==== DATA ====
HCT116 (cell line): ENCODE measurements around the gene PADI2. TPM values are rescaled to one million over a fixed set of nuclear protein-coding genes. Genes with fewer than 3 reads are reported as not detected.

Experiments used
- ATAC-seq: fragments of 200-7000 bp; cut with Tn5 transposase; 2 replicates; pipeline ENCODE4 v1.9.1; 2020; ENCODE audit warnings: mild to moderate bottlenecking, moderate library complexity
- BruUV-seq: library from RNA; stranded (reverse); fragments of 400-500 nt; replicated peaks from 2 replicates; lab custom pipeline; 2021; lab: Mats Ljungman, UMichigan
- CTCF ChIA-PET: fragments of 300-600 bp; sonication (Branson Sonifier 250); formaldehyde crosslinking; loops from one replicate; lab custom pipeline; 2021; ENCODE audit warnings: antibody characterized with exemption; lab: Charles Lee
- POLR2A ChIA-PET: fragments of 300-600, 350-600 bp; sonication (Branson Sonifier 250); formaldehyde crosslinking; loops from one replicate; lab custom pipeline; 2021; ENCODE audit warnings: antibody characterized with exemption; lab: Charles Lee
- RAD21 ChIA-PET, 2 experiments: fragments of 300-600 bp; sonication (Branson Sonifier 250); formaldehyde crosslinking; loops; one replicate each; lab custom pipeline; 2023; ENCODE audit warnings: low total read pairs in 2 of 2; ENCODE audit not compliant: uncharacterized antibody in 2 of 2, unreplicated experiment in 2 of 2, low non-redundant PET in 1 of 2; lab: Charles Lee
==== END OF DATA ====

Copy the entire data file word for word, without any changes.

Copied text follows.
HCT116 (cell line): ENCODE measurements around the gene PADI2. TPM values are rescaled to one million over a fixed set of nuclear protein-coding genes. Genes with fewer than 3 reads are reported as not detected.

Experiments used
- ATAC-seq: fragments of 200-7000 bp; cut with Tn5 transposase; 2 replicates; pipeline ENCODE4 v1.9.1; 2020; ENCODE audit warnings: mild to moderate bottlenecking, moderate library complexity
- BruUV-seq: library from RNA; stranded (reverse); fragments of 400-500 nt; replicated peaks from 2 replicates; lab custom pipeline; 2021; lab: Mats Ljungman, UMichigan
- CTCF ChIA-PET: fragments of 300-600 bp; sonication (Branson Sonifier 250); formaldehyde crosslinking; loops from one replicate; lab custom pipeline; 2021; ENCODE audit warnings: antibody characterized with exemption; lab: Charles Lee
- POLR2A ChIA-PET: fragments of 300-600, 350-600 bp; sonication (Branson Sonifier 250); formaldehyde crosslinking; loops from one replicate; lab custom pipeline; 2021; ENCODE audit warnings: antibody characterized with exemption; lab: Charles Lee
- RAD21 ChIA-PET, 2 experiments: fragments of 300-600 bp; sonication (Branson Sonifier 250); formaldehyde crosslinking; loops; one replicate each; lab custom pipeline; 2023; ENCODE audit warnings: low total read pairs in 2 of 2; ENCODE audit not compliant: uncharacterized antibody in 2 of 2, unreplicated experiment in 2 of 2, low non-redundant PET in 1 of 2; lab: Charles Lee